On a recent Monday afternoon the sixth graders were playing kickball in Brewster's multipurpose room. (For those whose grade school days are far behind them, kickball is baseball with a rubber ball. A pitcher, an infield, advancing around the bases - everything's there.) One player got up a good head of steam and kicked the ball hard - and it bounced off the back wall and right into the arms of an outfielder. Oooh, bad break; outside that thing would've rolled forever and the hitter would've scored easily. But bad breaks aren't confined to kickball, and that's another reason PE is part of a well-rounded education.

Spurr said he plans to teach the grade school kids all the sports played at the high school; "I'm a firm believer in interscholastic sports." Playing on a team, winning and losing, teaches its own lessons. "I'm a believer in winning-and losing, and learning how to do both well." And on a national level, "we're not there yet." In Spurr's opinion, examples of sportsmanship are rarer than they used to be.

"I hardly watch professional sports now, because of the sportsmanship involved," or the lack of it in excessive celebrations and taunting opponents. "It really sets a bad example." So kids need to experience winning and losing for themselves and learn how to deal with them.

So, children learn about winning and losing gracefully, how to try something new and difficult and figure out how to do it, and then actually do it. That knowledge gives them a base to meet new and different challenges in the future. Children are encouraged to get in the habit of physical fitness and PE improves their physical coordination. So what's not to like about PE?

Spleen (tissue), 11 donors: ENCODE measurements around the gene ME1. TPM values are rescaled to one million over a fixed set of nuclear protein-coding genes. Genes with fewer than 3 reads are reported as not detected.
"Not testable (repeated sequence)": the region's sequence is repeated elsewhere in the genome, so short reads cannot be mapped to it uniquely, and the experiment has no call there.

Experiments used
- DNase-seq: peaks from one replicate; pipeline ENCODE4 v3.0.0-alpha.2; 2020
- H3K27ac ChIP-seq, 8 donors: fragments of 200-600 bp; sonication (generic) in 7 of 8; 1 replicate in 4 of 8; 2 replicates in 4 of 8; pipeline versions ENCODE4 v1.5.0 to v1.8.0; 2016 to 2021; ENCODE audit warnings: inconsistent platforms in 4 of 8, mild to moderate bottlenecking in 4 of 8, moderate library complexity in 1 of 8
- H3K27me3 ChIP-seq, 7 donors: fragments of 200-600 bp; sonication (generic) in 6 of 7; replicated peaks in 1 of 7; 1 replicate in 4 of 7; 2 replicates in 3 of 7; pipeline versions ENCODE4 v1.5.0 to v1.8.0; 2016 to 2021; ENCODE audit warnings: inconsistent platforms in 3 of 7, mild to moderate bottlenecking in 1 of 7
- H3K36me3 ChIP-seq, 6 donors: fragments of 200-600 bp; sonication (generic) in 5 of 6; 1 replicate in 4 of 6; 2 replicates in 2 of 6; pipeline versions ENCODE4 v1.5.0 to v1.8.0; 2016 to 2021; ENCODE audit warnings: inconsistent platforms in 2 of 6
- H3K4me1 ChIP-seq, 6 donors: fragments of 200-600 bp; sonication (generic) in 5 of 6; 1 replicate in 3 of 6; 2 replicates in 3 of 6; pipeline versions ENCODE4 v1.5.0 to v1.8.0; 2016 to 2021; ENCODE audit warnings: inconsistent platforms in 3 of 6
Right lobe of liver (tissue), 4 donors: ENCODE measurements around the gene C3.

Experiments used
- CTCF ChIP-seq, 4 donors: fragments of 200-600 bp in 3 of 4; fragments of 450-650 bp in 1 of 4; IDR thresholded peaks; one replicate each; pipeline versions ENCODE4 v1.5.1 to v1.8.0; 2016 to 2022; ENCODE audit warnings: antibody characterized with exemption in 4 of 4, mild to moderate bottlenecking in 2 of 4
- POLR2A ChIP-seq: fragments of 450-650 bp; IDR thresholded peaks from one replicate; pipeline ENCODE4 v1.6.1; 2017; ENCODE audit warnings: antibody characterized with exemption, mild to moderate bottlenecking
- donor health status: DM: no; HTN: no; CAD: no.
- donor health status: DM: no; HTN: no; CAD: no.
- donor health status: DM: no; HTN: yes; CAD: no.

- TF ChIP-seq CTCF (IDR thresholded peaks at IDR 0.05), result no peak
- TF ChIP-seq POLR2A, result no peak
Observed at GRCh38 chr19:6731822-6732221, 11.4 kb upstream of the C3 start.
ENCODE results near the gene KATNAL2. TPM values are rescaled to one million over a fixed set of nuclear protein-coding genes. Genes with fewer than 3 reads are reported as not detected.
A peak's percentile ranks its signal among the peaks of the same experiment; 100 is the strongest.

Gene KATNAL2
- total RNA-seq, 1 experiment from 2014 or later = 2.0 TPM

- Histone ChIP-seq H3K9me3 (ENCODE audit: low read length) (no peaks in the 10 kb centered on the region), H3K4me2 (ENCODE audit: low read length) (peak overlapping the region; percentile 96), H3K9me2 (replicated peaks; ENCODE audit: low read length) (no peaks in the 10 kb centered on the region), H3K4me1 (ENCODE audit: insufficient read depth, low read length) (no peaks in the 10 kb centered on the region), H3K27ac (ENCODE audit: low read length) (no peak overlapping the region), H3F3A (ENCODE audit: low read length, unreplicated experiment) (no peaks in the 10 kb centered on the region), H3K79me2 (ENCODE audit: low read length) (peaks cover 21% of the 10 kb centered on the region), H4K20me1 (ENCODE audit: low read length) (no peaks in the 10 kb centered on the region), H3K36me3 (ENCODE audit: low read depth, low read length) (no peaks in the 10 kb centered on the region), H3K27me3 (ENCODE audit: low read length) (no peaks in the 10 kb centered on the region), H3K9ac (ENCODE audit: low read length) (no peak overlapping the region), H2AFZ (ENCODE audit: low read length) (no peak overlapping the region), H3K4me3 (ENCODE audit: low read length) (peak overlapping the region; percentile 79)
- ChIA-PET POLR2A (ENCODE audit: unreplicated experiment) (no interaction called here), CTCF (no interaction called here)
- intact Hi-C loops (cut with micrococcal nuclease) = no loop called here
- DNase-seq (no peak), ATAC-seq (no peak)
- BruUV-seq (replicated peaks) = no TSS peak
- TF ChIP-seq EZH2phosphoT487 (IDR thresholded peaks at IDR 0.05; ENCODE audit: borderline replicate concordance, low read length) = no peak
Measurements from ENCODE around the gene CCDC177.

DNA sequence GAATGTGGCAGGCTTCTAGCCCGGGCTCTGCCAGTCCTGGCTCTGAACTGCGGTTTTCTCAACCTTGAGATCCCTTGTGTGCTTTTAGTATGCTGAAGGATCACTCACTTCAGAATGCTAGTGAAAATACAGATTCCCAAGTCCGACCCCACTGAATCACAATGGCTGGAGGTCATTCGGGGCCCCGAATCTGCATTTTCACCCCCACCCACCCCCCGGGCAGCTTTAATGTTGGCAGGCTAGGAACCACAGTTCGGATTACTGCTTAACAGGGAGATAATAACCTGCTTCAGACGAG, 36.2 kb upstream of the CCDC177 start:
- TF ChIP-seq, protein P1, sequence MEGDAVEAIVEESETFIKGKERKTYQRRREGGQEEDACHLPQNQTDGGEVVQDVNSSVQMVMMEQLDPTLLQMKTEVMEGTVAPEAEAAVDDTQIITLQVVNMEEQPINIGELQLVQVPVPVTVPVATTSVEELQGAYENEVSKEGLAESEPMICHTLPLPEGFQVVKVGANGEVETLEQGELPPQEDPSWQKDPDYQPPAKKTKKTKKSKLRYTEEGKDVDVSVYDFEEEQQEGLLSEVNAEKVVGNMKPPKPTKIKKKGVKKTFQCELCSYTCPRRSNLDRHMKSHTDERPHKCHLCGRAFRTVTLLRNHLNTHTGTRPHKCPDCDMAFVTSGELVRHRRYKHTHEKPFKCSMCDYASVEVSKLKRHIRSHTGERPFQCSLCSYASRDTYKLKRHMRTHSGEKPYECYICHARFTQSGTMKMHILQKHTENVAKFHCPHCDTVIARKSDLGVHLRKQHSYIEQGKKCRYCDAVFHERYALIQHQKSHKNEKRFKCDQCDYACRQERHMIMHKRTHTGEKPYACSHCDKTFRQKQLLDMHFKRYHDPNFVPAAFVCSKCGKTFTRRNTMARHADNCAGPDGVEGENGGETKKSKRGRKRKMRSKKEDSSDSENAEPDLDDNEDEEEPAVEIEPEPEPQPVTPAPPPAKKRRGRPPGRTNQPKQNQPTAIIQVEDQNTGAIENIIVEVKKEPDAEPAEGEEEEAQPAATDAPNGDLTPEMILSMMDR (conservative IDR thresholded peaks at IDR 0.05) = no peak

Wallace said he decided on a career as a PE teacher because it helped kids with their self-confidence and their ability to cope with and master challenges. "However, over the years it has seemed that the development of these valuable tools is not enough in today's educational system," he wrote. "I find it difficult to understand why schools are being judged solely on their ability to improve standardized test scores, while at the same time educators are being taught (theories of) multiple intelligences. Nonetheless physical education, along with art and music, have become expendable luxuries unless they are able to demonstrate how they can impact a student's academic success.

"Fortunately, neuroscience has suggested that physical activity improves brain function by increasing blood flow in the brain and increasing the levels of brain-cell growth hormones. These studies also show that physical activity improves the level of concentration and overall mood of students during classroom instruction. Therefore it seems that many schools are actually decreasing the probability of improved test scores by cutting physical education."

They do a little bit of everything in PE; the good old stuff like kickball, all the games like basketball and football, baseball and soccer and volleyball. They do fun stuff that adults don't get to play any more, like pickleball (a form of tennis), Frisbee golf, floor hockey and "ultimate Frisbee football." They play badminton and learn gymnastics. Spurr said the idea is to try a little bit of everything and find something that every child can do. "That's my hope."

User menu

NCW Media Newspapers